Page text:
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Oscar Rules Change Could Impact Indie and Foreign Films In Best Animated Feature Race

The Academy of Motion Picture Arts and Sciences announced an updated set of rules today for the upcoming 90th Annual Academy Awards, and among them is the most significant change to the best animated feature category in a long time.

Under the new Academy rules, nomination voting in the animated feature category will now be opened up to the entire eligible voting membership, instead of being restricted to the Short Films and Feature Animation Branch. From the Academy press release:

Invitations to join the [animated feature] nominating committee will be sent to all active Academy members, rather than a select craft-based group. Voting in the nominations round will now be preferential instead of based on a numerical scoring system. Members participating on the nominating committee may view films in their theatrical runs or at other screenings, through the Academy’s streaming site or on DVDs/screeners to qualify to vote.

What does this mean? First of all, the Academy has done a reasonably good job of nominating animated features that represent the quality and diversity of contemporary feature animation from around the world. In the last four years, 10 of the 20 nominees in the category have either been foreign or independent animated features, along with 10 films from the major U.S. studios.

The people who used to nominate the animated features were members of the Short Films and Feature Animation Branch, comprised largely of individuals who work in the animation industry, as well as select members invited from other branches.

After the nominations are selected, the voting to determine the winner of the Academy Award is opened up to all 17 Academy branches, which includes actors, casting directors, executives, film editors, make-up artists, hair stylists, musicians, public relations, sound designers, and writers, among others. The general membership is the group that has voted to give the animated feature Academy Award to the same corporation — The Walt Disney Company — for nine out of the last ten years. That voting pattern, combined with past comments about animation by the general membership, suggest that the category is about to be pushed into more commercially oriented territory.

One of the companies that could be affected by this new rule change is independent American distributor GKIDS, which has done a remarkable job of launching foreign animated features into the limelight over the past decade. This year, the company earned its ninth Oscar nomination for the Swiss-French co-production My Life As A Zucchini.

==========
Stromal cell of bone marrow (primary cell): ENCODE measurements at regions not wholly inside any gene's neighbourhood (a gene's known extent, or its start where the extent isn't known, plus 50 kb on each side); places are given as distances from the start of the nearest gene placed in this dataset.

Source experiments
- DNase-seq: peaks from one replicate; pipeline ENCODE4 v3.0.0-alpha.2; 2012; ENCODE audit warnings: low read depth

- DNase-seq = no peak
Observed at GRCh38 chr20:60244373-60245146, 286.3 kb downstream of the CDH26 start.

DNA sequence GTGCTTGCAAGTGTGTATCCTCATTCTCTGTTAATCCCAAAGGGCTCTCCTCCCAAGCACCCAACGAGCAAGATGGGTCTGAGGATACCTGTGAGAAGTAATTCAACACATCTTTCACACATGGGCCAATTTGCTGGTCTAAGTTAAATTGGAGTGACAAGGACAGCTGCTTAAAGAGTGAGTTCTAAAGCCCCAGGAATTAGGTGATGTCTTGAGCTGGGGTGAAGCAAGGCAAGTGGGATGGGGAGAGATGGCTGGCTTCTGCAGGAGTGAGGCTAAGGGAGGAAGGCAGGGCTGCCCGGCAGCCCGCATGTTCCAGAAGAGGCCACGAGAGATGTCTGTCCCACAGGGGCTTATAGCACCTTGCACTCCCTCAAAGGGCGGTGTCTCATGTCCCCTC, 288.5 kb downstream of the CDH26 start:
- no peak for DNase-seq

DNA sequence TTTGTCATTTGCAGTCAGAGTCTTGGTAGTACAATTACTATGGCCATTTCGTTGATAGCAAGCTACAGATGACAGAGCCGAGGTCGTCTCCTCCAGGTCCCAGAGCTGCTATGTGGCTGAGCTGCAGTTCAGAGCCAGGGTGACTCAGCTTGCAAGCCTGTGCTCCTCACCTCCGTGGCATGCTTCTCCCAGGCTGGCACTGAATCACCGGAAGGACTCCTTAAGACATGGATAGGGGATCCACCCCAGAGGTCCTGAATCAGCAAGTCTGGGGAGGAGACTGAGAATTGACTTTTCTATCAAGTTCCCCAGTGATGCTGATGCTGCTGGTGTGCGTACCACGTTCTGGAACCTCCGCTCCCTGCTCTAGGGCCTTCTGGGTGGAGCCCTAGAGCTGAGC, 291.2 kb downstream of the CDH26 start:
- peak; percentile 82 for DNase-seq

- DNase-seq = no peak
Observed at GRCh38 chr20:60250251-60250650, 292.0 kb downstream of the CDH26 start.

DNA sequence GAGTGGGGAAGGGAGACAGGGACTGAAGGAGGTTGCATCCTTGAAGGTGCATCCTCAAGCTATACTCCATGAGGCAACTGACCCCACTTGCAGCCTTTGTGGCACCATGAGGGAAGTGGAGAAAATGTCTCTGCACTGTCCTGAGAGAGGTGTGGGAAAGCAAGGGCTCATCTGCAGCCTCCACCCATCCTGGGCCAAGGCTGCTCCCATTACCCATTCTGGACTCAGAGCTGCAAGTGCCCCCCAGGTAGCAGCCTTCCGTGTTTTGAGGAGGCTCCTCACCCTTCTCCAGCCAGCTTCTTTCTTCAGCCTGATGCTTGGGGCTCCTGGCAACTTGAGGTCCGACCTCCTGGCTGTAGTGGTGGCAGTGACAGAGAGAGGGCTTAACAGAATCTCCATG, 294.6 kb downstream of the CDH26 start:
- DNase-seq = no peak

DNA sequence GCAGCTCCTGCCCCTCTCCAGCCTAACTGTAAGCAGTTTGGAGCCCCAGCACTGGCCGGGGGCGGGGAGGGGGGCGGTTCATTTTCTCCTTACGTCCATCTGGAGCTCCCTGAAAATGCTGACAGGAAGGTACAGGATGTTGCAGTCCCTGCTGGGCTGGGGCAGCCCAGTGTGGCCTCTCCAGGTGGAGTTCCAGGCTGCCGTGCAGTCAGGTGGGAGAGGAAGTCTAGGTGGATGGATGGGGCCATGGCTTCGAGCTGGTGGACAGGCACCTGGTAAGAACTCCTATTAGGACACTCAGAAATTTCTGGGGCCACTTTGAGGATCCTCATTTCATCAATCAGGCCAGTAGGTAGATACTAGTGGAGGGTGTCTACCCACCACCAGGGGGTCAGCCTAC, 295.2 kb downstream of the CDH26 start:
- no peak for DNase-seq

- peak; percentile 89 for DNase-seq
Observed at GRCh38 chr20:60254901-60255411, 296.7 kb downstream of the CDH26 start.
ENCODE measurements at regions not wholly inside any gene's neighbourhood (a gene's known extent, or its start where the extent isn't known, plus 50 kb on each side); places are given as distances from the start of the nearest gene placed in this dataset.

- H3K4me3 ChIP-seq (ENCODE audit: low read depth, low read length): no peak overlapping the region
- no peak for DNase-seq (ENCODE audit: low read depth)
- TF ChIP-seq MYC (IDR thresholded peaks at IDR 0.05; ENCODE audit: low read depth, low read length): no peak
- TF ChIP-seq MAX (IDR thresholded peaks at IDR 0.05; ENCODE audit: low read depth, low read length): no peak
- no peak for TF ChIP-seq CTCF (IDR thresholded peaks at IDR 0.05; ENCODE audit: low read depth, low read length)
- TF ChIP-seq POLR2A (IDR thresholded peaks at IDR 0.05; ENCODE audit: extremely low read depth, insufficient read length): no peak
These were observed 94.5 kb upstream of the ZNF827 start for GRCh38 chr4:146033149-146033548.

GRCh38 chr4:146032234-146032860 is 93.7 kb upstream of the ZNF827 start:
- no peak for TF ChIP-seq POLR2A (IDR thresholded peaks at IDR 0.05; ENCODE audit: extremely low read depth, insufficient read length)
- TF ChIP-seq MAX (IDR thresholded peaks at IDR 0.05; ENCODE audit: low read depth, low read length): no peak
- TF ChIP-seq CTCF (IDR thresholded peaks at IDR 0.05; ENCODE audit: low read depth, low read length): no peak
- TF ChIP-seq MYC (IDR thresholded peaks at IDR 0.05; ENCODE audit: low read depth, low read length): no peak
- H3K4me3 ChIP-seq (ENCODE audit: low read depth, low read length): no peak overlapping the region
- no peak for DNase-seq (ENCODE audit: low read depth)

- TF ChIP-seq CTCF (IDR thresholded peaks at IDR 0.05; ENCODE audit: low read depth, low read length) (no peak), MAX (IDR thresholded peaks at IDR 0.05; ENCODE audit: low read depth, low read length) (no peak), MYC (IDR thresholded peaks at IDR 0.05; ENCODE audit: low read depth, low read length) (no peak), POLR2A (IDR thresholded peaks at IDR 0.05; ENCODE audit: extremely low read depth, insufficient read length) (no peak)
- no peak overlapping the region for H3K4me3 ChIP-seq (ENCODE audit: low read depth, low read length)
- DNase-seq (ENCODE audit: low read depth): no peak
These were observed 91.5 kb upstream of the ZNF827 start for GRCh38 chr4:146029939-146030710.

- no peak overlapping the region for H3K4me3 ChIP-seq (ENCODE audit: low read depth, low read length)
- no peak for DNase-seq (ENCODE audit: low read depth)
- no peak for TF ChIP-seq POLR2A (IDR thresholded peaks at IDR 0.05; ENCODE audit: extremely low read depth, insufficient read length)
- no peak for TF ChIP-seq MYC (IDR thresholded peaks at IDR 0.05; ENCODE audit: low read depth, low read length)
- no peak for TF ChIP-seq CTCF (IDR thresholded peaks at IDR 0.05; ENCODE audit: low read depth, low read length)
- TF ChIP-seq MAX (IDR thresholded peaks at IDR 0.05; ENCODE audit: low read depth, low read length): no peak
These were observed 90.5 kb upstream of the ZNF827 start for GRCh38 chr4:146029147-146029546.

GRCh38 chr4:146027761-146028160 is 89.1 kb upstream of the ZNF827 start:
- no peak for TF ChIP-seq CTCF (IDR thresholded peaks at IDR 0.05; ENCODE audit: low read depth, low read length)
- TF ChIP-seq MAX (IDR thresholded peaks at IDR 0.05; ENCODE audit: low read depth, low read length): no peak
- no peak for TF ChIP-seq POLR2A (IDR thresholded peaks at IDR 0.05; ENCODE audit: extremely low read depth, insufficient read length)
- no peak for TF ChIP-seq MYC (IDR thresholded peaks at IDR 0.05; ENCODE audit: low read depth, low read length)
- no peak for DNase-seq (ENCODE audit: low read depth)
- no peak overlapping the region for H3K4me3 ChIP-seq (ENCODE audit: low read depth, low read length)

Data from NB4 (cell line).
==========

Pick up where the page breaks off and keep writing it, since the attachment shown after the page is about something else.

GKIDS founder Eric Beckman spoke with Cartoon Brew this afternoon about the new rule changes. He expressed hopefulness that voters would “still respond to good filmmaking in the same way that the broader Academy has responded to good filmmaking in live-action.”

“GKIDS has made a name for ourselves by championing a broader definition of animation as a cinematic art form on a par with live action,” he added. “To the extent that we can find films that exemplify or approach that aspirational goal, I think that people are going to respond to that.”

GKIDS, however, isn’t the only studio that stands to be affected by the new rules. In 2016, Charlie Kaufman and Duke Johnson’s penetrating character study Anomalisa earned a nomination. Distributed by Paramount, the stop motion feature was the first independently produced American feature to compete in the category’s 16-year history.

This year, one of the nominees was Michael Dudok de Wit’s poignant The Red Turtle, a hand-drawn/cgi hybrid that was released by Sony Pictures Classics in the United States and produced by Studio Ghibli and other European co-production partners.

It is films like Anomalisa and The Red Turtle that the Academy may ultimately be trying to knock out of contention, according to a piece published by The Wrap. They report that there have been internal debates within the Academy about finding ways to eliminate ‘old school’ animation and focus more attention onto commercial cgi projects:

The committees have been under increasing criticism in recent years for shunning films like The Lego Movie and showing a marked preference for hand-drawn or stop-motion films over CG movies…The move should substantially increase the number of voters in the category, and perhaps lessen the bias toward old-school animation.

It remains to be seen how the specific rule changes will affect the nominations in the category. For example, what is to be gained by replacing the current numerical ranking system with preferential balloting (explained here)? We’ll find out come next January.

One thing is already clear though: 2017 is shaping up to be a particularly weak year creatively for American studio animation, especially relative to preceding years. Under the old rules, the animated feature category could very well have been dominated by independent and foreign productions this year, while these rule changes will almost certainly benefit commercial fare. In other words, if The Emoji Movie and Cars 3 didn’t stand a shot before, they’re definitely back in the Oscar race for 2017.